In-state SalesThe state of Georgia follows what is known as a destination-based sales tax policy. So, if you are selling hot tub supplies over the internet, for example, sales are taxed according to the address of the buyer. A customer living in Savannah who purchases a $350 hot tub cover would be charged the State’s 4% sales tax + 3% for Chatham County, for a total sales tax of $24.50. If you charge for shipping, that would also be taxed.

Out of State Sales — The only time you need to pay sales tax on out-of-state sales is if your business has “nexus” in other states. Nexus means that your business has a physical presence in another state. Common types of nexus include:

  • A physical location, such as an office, store or warehouse
  • An employee who works remotely or who is a traveling sales representative
  • A marketing affiliate
  • Drop-shipping from a third party seller
  • A temporary physical location, including festival and fair booths

When Is It Due?

The Georgia Department of Revenue requires businesses to file sales tax returns and submit sales tax payments online. How often you need to file depends upon the total amount of sales tax your business collects.

Annual: If your business collects less than $50 in sales tax per month, then your business should file returns on an annual basis.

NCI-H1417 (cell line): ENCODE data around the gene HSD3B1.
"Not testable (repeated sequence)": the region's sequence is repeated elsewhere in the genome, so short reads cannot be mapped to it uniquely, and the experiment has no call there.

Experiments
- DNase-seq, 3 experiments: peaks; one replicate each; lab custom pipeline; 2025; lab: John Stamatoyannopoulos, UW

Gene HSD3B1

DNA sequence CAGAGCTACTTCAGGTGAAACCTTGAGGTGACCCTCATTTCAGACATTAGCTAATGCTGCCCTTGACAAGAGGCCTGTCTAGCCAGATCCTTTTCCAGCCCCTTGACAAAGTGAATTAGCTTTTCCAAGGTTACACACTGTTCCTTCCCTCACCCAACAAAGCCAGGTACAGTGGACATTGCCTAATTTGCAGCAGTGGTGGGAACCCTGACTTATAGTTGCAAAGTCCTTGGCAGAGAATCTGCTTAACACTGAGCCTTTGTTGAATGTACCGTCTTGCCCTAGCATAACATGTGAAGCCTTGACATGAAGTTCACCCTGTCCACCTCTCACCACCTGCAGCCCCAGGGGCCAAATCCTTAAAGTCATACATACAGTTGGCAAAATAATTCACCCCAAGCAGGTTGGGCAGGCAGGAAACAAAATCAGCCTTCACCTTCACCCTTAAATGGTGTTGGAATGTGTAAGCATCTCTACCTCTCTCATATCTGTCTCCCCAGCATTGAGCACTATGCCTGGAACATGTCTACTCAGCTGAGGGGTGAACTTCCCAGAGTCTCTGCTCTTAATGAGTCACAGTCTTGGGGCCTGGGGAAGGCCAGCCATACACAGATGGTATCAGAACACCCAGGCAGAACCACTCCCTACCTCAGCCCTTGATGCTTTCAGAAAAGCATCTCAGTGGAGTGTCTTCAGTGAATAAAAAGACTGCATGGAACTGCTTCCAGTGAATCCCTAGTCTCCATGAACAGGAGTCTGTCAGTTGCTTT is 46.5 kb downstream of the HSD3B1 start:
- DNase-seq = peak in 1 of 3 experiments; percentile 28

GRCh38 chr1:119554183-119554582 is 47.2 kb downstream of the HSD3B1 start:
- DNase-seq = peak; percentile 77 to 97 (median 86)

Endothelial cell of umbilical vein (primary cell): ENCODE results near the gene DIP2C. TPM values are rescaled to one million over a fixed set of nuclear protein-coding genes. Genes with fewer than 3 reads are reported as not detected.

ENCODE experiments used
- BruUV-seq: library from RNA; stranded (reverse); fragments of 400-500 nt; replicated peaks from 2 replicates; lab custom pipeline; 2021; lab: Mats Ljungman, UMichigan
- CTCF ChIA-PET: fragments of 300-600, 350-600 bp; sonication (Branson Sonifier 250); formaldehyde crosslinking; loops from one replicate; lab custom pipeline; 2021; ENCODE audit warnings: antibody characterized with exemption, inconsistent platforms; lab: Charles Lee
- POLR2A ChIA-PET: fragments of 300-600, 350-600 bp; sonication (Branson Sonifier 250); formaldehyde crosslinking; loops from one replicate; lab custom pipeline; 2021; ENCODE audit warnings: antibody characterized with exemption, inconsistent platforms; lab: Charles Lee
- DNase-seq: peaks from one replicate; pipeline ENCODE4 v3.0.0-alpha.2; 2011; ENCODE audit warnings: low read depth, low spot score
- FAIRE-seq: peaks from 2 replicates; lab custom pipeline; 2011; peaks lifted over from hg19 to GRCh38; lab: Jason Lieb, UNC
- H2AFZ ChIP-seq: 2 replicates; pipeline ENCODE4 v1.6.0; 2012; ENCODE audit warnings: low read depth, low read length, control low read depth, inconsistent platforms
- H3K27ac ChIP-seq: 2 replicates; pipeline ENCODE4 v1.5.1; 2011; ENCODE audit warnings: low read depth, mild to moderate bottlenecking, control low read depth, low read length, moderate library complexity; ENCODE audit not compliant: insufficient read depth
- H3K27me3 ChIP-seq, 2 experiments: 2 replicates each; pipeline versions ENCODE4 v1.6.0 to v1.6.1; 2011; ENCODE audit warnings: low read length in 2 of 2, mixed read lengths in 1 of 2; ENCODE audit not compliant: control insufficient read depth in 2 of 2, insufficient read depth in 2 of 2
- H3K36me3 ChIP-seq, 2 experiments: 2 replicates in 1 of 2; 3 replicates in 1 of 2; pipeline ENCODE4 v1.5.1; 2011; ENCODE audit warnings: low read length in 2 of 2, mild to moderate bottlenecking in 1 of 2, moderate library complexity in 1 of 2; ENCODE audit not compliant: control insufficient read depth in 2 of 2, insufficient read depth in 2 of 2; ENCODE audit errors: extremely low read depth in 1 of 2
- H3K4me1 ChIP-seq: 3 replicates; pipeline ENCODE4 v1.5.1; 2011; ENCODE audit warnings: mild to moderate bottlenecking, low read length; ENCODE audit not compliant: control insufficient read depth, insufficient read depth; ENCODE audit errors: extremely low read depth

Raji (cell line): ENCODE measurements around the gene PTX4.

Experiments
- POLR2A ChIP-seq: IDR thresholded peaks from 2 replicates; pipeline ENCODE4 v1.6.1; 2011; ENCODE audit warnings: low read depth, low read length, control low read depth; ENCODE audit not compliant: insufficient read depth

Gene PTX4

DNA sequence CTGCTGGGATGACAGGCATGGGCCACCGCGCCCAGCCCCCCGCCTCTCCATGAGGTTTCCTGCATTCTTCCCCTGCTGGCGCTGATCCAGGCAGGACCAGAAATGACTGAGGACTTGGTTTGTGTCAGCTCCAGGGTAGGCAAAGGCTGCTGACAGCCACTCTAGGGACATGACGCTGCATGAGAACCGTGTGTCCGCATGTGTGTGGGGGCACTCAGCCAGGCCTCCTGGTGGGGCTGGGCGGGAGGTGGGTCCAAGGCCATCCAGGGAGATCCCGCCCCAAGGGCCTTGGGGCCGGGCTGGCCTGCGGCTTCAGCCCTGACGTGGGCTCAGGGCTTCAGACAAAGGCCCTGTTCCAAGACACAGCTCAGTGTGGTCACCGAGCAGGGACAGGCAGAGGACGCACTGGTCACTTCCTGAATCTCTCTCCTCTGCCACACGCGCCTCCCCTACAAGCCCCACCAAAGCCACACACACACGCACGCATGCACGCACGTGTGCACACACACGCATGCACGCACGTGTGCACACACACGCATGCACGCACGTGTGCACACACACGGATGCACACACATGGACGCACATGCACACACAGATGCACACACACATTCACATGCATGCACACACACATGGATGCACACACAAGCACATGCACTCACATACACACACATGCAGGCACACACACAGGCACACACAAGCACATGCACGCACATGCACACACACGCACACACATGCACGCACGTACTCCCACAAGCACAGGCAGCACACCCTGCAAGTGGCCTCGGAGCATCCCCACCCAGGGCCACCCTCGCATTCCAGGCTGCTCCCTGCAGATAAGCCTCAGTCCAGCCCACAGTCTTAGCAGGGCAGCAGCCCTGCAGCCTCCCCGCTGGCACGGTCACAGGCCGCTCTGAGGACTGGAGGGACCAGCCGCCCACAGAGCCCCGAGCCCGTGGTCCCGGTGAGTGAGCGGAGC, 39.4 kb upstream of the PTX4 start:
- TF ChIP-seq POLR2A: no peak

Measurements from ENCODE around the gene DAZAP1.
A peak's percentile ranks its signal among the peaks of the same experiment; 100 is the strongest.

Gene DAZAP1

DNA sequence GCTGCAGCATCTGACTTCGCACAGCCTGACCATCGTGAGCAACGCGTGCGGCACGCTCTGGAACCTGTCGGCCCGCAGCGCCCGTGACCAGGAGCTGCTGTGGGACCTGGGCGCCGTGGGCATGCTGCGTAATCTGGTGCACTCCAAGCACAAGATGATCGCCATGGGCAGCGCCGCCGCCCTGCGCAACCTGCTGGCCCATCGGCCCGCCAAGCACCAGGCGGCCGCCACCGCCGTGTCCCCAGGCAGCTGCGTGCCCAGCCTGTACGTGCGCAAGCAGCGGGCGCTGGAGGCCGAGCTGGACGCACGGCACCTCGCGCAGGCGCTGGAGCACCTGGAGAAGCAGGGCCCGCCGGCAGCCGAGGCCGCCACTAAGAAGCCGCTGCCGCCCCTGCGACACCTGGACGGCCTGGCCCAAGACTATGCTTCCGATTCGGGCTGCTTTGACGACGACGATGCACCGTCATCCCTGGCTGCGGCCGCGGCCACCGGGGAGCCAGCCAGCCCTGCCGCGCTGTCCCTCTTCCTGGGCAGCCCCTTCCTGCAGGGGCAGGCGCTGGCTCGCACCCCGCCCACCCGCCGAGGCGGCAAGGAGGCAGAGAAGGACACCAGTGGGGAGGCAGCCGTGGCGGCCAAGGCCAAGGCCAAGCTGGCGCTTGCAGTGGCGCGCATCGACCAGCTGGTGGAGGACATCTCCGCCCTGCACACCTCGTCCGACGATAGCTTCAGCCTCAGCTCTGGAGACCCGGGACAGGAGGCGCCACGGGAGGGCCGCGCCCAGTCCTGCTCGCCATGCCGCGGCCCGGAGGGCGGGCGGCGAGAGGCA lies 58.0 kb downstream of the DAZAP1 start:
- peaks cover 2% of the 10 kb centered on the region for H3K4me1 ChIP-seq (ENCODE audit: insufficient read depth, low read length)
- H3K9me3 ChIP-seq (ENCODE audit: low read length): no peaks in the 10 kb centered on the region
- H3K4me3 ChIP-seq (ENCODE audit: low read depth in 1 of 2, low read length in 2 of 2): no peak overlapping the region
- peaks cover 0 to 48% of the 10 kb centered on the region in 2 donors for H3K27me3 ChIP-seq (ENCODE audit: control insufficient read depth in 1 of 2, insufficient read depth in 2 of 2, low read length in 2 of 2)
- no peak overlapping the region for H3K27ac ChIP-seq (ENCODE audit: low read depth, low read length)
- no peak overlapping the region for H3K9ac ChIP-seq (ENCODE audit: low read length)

Quarterly: If your business collects between $50 and $200 in sales tax per month, then your business should file returns on a quarterly basis.

Monthly: If your business collects more than $200 in sales tax per month, then your business should file returns on a monthly basis.

Need Some Help?

Computing, collecting and remitting Georgia sales tax can add an unwelcome level of complexity to running your business. The consequences of getting it wrong include costly fines and the dreaded sales tax audit.

If you’re thinking of opening a business — or just want to make sure you’re handling sales tax correctly with your current one — give us a call. We’ll be happy to answer your questions and can even show you how to set up QuickBooks to correctly compute and collect sales tax.

(Source: Georgia Department of Revenue)

Valuation Appeal Deadline Approaching

If you own property in Fannin County, you should have received an Annual Assessment Notice from the Fannin County Board of Assessors in the mail recently. This annual notice shows the amount of your 2019 ad valorem tax bill based on your property’s appraised and assessed values.

It also provides information on filing a property tax appeal, which must be done in writing no later than 45 days after the date of the notice. If you do not file an appeal by the due date, your right to appeal will be forfeited.

Details and forms for filing a property tax appeal are available on the Georgia Department of Revenue website. You may also visit the Fannin County Tax Commissioner’s website.

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Fun Facts

1.

One in eight American workers have been employed by McDonald’s.

2.

Walmart averages a profit of $1.8 million every hour.

3.

Yahoo is an acronym for “Yet Another Hierarchical Officious Oracle.”

4.

Google was originally called BackRub.

5.

70% of small businesses are owned and operated by a single person.